For those of us who are curious about what goes into our beer beyond hops, malt and yeast, labels only tell half the story … or is it the full story?
A while ago, I wrote about the use of natural flavoring in beers, explaining what it means and how it benefits brewers. An important outcome of the use and how flavors are labeled, however, may have the impact of setting expectations for a consumer. “Natural flavoring” as opposed to listing a specific taste or flavor, allows some flexibility for a brewery:
Why the term “natural flavoring?” I’d guess it straddles a fine line between impacting a consumers perception of a product and the legality of what is required to tell a customer. If you put a specific flavor front-and-center on the label – perhaps “lemonade” on Leinenkugel’s Summer Shandy – there will be no doubt in a customer’s mind what they’ll be tasting. For a summer-specific beer like that, it makes sense.
So what happens when we are presented with specific labeling and the expectations that come along with them? I held a small (unscientific) experiment this weekend to get a better idea.
Instead of a beer with natural flavoring, I used a beer created with natural ingredients – Lazy Magnolia’s Southern Pecan. A nut brown ale, Lazy Magnolia brews each batch with whole roasted pecans and proudly declares as much on each label.
… Which would lead you to expect a rather intense nuttiness, right? The grain bill would certainly allow for it, featuring Maris Otter, caramel malt and wheat. Nothing terribly overpowering, however.
However, the aroma and taste didn’t do much to punch up the pecan flavor. The smell presented generic toasted notes and toffee, but the taste rang truer to toasted wheat bread to me. Meanwhile, all I wanted to think of was how it tasted like pecans, but my tongue wouldn’t let me do it.
Apparently, I’m not the only one. Scouring user reviews on Beer Advocate (82 overall) and RateBeer (64 overall), the most common complaint is that people would have preferred more pecan or nut flavor. It’s not that people hated it outright, they just expected more.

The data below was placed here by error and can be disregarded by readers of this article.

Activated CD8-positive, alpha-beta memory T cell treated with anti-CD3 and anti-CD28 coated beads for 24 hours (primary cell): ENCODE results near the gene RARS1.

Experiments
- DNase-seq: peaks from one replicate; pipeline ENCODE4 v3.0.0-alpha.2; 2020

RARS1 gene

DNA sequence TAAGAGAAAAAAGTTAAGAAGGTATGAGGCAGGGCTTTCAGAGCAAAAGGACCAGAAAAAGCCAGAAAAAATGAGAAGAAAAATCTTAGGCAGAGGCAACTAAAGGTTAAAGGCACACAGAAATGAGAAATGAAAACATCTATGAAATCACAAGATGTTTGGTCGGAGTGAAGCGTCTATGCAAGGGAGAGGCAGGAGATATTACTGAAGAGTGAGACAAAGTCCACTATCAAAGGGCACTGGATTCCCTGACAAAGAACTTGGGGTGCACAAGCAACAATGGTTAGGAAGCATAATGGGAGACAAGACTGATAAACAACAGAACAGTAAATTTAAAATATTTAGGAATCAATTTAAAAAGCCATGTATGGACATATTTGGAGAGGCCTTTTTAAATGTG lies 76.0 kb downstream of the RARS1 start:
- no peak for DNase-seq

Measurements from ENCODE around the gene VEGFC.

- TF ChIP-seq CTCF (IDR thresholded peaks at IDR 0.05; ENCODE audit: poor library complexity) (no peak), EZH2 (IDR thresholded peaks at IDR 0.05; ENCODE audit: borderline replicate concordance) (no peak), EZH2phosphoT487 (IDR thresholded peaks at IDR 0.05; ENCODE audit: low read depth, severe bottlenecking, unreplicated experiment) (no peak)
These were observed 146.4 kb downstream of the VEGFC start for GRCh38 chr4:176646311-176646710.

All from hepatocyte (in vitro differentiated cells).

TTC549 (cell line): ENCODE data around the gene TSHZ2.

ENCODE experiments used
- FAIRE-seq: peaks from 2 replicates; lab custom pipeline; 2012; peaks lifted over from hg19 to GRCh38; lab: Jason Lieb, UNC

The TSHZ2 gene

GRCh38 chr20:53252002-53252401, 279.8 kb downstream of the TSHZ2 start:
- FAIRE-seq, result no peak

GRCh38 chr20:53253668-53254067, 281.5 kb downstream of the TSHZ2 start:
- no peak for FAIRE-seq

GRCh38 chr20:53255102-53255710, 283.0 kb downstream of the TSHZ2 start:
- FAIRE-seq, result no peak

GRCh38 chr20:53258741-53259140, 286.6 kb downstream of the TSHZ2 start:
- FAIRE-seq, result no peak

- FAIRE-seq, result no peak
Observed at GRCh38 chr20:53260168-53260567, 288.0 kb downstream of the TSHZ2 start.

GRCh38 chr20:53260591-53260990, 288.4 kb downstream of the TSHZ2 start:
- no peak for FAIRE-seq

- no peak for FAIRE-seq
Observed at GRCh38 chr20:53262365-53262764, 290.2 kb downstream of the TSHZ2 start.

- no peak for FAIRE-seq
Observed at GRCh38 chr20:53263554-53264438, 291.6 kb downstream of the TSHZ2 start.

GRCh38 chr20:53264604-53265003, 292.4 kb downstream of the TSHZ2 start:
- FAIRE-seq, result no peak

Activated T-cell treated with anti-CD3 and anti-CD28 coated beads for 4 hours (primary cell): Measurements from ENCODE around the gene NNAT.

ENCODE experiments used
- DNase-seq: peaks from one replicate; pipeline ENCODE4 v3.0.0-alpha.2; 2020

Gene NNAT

As something of a control, I then opened up a bottle of Ithaca Beer’s Nut Brown, which uses neither nuts or natural flavoring – the “nut” flavor is derived from grain only. It’s not a perfect comparison, but it carries the same score of 82 on Beer Advocate and 64 on RateBeer.
This time around, the grain bill included a group of darker-kilned malts that impart a flavors closely aligned with roasted, toasted, biscuit and nut: Brown, Victory, Dark Chocolate and Amber. The results?
It smelled like almonds and had an unmistakable roasted character. Its taste was controlled by a nuttiness that bled into chocolate and a deep caramel finish, which made me think of freshly roasted coffee.
Like me, Beer Advocate and RateBeer users thought the same. Their reviews indicated strong associations with hazelnut, chestnut and more.
Which brought me back to the idea of external expectations and what that means.
When we’re told what to expect, or at least provided with information that sets our of expectations, that can impact our perception:
The label is one of the extrinsic components of a product, playing an important role in consumer buying behavior, acting as a means to attract attention and provide information … some of the characteristics on the label had an impact on consumer response. It may be supposed that these elements can affect each consumer differently depending on his/her personal motivations and values.